A panel of experts recommended yesterday that the federal government sponsor development of a battery-powered artificial heart to be totally implanted within the body.
A key advisory council promptly endorsed the $70 million, 10-year project.
Such devices, as well as implantable heart-assist devices, could provide a significantly increased life span and an "acceptable quality of life" for 17,000 to 35,000 Americans who would otherwise die of heart disease each year, the panel said.
The controversial air-driven Jarvik-7 artificial heart that has been surgically implanted in four Americans by Dr. William C. DeVries requires an outside power source.
The panel concluded that "totally implanted tether-free systems" are the "only systems with long-term promise" and called the air-driven approach "suboptimal."
Development of a fully implantable, totally artificial heart would represent a major change in direction for the National Heart, Lung and Blood Institute program, which until now has emphasized implantable devices that assist hearts but do not replace them.
"The time is here," said Dr. Robert L. Van Citters, a University of Washington physician who chaired the panel of 13 experts in various fields of medicine, including health policy and ethics.
The report acknowledges that development of such systems "will add another high-cost technology to medical treatment," one which "may displace other uses to which such funds might be put."
Widespread use of implantable heart-assist devices, at a cost of $150,000 each for an average of 4 1/2 years survival, would cost society $2.5 billion to $5 billion annually, about the same amount now spent on kidney dialysis.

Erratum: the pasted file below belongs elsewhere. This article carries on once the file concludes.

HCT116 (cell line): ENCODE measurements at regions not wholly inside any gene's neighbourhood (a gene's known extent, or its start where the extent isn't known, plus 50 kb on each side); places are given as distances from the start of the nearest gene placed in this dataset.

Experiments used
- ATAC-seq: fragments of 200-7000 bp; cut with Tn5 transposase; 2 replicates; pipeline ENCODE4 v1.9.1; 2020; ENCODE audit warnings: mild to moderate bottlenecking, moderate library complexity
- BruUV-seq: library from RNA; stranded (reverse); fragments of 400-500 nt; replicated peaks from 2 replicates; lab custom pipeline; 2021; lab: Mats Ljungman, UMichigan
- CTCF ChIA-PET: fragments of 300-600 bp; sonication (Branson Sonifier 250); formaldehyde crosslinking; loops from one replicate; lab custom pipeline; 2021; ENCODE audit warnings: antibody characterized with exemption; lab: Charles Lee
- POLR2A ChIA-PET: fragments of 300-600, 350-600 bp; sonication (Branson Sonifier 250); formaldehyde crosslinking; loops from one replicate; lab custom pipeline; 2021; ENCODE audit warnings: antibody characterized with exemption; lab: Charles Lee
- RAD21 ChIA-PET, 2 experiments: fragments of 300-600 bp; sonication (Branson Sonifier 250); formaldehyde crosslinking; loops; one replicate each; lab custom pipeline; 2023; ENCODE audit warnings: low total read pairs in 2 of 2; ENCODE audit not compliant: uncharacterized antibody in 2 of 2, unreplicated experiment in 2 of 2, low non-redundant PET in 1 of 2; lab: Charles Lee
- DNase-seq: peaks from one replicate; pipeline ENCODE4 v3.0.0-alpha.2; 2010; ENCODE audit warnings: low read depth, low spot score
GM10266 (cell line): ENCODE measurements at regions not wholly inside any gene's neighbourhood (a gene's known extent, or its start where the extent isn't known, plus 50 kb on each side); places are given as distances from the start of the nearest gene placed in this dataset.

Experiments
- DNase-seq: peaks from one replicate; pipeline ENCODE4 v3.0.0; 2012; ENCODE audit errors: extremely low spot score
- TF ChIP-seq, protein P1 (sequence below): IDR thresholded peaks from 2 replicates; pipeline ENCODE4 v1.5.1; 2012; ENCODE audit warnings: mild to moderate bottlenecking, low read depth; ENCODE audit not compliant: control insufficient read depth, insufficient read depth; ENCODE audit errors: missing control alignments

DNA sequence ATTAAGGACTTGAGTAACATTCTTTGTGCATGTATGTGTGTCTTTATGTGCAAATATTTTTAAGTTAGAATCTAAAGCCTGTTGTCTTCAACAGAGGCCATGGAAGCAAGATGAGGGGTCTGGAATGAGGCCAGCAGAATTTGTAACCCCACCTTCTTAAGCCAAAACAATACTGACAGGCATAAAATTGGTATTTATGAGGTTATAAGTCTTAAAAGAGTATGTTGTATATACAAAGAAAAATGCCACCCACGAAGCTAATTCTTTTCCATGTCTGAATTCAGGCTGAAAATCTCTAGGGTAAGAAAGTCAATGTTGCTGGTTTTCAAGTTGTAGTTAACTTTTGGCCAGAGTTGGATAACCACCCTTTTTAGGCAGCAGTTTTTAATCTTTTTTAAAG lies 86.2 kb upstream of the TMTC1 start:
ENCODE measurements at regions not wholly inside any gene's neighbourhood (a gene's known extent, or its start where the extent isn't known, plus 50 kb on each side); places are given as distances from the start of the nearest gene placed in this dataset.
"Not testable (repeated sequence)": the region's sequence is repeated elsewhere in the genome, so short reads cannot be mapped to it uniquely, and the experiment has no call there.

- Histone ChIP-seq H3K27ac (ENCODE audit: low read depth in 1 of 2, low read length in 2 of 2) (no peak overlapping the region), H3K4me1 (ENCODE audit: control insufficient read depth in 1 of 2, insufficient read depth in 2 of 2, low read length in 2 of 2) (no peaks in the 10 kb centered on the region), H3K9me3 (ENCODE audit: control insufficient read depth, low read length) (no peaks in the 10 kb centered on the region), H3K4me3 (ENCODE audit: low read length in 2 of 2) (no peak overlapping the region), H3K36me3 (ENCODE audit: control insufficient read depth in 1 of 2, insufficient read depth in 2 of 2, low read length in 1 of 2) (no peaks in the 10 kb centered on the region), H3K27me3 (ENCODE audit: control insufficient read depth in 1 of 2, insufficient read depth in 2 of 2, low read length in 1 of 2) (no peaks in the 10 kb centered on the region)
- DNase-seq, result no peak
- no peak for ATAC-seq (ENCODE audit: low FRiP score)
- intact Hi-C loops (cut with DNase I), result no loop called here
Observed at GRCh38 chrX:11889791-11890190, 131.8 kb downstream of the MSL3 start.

While medical suitability should be the prime determinant of who gets the devices, the report said that cost and cost-effectiveness would be "legitimate considerations" in public and health insurance reimbursement decisions. It cautioned that, except as part of government research studies, public funds should not be spent on artificial hearts until reasonable cost-effectiveness is demonstrated.
The new report and its recommendations were endorsed, after a two-hour discussion, by the 18-member National Heart, Lung and Blood Advisory Council, the chief outside group overseeing the federal research institute.
Institute director Dr. Claude Lenfant, who requested the report to provide direction on the future needs, cost and societal and ethical needs associated with artificial hearts, said afterward that he is "surprised" at the strong recommendation.
The heart institute has had an artificial-heart program since l964 and early enthusiasts once predicted that a totally implantable device would be available by l970.
But in the early l970's, the institute embarked on development of a fully implantable, electrically driven device that would assist the left lower heart chamber in pumping blood but not replace that chamber entirely. A fully implantable version of this device, known as a left ventricular assist device or (LVAD), is currently undergoing final animal testing, with hopes of human experimental studies beginning by l987.
This device is driven by an outside battery pack, carried in a vest or on a belt, that is recharged two or three times a day. Signals from the battery are received by a coil implanted beneath the skin and used to power the heart-assist device. An internal battery can store enough power to pump the device independently for 30 to 45 minutes.
The proposed totally artificial heart, replacing the normal heart entirely, would operate on a similar power system.
The panel's 56-page report avoided direct reference to the Jarvik-7 program sponsored by the Humana Heart Institute in Louisville, but it was laced with criticisms of commercial efforts.
"The legitimate corporate desirability for profitability should not jeopardize availability of an optimal device, benefit to the patient, the public interest, or the timely disclosure of data through scientific channels," it said. It also expressed concern about turning artificial-heart operations into "media events.